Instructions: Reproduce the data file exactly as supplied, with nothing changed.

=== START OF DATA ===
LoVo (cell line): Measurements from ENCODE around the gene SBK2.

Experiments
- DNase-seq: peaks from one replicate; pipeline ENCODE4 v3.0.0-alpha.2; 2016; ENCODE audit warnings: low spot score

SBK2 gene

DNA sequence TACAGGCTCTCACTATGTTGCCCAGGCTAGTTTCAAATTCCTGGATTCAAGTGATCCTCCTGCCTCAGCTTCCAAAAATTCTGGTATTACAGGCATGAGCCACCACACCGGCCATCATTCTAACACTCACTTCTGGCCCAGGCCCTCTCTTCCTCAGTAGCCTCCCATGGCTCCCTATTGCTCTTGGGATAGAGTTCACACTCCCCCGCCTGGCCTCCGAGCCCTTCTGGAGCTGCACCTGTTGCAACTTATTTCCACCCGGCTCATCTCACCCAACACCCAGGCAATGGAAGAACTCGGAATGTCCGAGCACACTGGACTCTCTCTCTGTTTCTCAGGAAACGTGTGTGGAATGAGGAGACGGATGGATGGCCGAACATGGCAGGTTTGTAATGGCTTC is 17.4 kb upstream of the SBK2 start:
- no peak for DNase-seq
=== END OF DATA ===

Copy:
LoVo (cell line): Measurements from ENCODE around the gene SBK2.

Experiments
- DNase-seq: peaks from one replicate; pipeline ENCODE4 v3.0.0-alpha.2; 2016; ENCODE audit warnings: low spot score

SBK2 gene

DNA sequence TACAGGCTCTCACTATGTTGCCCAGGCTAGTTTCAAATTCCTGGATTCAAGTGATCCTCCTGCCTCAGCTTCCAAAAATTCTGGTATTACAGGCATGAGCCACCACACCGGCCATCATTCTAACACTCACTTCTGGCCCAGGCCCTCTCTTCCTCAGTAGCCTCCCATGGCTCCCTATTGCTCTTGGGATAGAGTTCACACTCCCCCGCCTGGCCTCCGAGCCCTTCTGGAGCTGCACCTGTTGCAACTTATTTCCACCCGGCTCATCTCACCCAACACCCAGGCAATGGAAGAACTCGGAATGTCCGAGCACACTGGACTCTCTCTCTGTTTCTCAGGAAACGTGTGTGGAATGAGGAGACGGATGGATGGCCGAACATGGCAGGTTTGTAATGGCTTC is 17.4 kb upstream of the SBK2 start:
- no peak for DNase-seq